Sustainable bioproduction offers the versatility to synthesize a wide range of chemicals and materials from renewable feedstocks by employing and improving enzymes or biocatalysts originating from the nature. In Chang lab, we aim to engineer microbial hosts, enzymes and pathways to develop novel bioprocesses for the production of value-added compounds in a sustainable manner.
Our laboratory is currently a part of the Synthetic Biology Research and Develop Programme (SBP) in Singapore to collect and repurpose proprietary microbial strains for synthetic biology applications. We seek to isolate, identify and characterize novel microbial proprietary strains from various resources. We are working towards the development of novel synthetic biology toolkits in the proprietary strains and further use them as workhorses for industrial practices. Such novel repurposed strains can be used for production of industry-relevant compounds (e.g., high-value chemicals, nutraceuticals, enzymes, proteins, etc.).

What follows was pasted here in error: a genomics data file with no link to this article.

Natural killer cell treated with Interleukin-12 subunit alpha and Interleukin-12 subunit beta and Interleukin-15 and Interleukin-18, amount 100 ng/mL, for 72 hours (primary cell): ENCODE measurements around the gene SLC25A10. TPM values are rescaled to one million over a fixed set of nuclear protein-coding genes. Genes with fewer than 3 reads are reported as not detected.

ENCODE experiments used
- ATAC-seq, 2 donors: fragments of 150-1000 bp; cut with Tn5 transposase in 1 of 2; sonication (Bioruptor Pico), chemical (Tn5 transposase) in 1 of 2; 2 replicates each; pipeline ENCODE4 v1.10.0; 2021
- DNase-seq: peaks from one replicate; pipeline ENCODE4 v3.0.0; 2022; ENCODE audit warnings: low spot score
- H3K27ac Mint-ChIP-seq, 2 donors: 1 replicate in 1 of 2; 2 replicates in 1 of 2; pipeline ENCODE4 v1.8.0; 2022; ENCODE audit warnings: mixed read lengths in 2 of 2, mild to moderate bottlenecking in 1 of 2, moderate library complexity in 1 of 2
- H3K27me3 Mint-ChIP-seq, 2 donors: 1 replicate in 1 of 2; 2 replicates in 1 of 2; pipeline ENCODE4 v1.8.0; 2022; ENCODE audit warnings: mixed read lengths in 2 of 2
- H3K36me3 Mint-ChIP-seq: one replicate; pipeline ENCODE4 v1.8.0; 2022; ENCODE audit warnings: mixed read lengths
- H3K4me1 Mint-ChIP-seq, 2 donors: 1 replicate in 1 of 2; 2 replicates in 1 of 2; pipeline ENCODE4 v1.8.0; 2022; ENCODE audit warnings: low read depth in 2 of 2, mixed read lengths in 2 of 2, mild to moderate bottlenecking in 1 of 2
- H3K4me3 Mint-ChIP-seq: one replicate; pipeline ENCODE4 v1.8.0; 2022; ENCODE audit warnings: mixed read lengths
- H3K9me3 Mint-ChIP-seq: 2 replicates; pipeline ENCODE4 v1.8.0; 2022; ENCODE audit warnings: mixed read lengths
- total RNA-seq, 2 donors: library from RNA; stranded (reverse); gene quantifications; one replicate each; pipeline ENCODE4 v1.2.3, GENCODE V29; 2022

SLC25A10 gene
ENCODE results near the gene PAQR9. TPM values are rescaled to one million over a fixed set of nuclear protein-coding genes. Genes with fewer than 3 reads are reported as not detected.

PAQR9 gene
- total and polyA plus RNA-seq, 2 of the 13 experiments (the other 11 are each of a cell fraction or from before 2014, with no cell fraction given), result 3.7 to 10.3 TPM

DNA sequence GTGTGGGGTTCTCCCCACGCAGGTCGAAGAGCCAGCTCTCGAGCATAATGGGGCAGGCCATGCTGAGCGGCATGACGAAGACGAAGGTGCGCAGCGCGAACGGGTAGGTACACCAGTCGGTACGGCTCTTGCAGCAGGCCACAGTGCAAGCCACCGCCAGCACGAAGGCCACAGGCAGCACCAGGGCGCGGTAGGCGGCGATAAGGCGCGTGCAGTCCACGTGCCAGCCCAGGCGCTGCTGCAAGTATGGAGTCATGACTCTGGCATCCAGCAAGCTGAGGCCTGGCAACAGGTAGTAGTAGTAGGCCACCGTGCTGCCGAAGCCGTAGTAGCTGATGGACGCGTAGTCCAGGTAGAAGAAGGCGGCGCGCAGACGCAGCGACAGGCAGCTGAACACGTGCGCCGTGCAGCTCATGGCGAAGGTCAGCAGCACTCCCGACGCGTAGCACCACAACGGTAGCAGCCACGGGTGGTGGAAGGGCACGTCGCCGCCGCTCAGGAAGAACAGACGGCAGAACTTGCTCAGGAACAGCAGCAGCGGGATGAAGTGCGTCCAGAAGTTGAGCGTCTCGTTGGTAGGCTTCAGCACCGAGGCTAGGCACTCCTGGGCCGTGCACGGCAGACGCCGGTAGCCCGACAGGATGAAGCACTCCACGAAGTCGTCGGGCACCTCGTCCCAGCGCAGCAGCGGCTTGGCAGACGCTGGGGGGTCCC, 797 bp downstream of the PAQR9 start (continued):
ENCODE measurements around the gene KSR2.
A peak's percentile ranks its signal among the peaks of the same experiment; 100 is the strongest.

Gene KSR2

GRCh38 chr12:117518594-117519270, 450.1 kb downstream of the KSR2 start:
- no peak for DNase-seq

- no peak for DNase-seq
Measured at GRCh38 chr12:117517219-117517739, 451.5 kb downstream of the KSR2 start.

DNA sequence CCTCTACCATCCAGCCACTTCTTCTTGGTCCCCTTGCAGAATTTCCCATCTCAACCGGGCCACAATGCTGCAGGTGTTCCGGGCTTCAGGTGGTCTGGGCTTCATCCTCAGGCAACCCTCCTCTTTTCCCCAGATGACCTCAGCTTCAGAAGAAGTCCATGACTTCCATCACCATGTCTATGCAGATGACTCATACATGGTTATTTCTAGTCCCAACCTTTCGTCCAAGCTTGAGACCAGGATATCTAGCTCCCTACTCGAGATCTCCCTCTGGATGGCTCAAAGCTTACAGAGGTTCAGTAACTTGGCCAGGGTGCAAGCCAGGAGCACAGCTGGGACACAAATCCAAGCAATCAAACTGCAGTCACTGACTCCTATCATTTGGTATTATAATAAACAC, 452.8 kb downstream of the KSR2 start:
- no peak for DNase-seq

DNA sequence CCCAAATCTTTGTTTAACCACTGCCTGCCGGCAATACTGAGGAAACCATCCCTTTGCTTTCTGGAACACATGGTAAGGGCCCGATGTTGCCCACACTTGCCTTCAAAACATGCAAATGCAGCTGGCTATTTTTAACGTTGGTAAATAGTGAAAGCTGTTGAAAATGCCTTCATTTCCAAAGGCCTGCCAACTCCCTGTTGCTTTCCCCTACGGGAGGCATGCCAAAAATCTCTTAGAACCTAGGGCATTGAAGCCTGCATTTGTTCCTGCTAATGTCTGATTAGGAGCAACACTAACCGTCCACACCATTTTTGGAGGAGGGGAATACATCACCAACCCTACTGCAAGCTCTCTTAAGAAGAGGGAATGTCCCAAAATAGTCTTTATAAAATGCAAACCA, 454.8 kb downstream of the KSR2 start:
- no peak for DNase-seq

Enzymes have revolutionized bioprocesses and aided industrial production, and thus are highly sought-after commodities in both academia and pharmaceutical industry. They fulfil the central tenets of sustainable development and green chemistry. We seek to explore and characterize the native enzymes, improve their activities, and create novel functionalities through rational engineering and directed evolution, combined with high-throughput screening aided by high-end technologies. The novel engineered enzymes generated are evaluated for their potential as biocatalysts for various metabolic pathways to improvise final product output.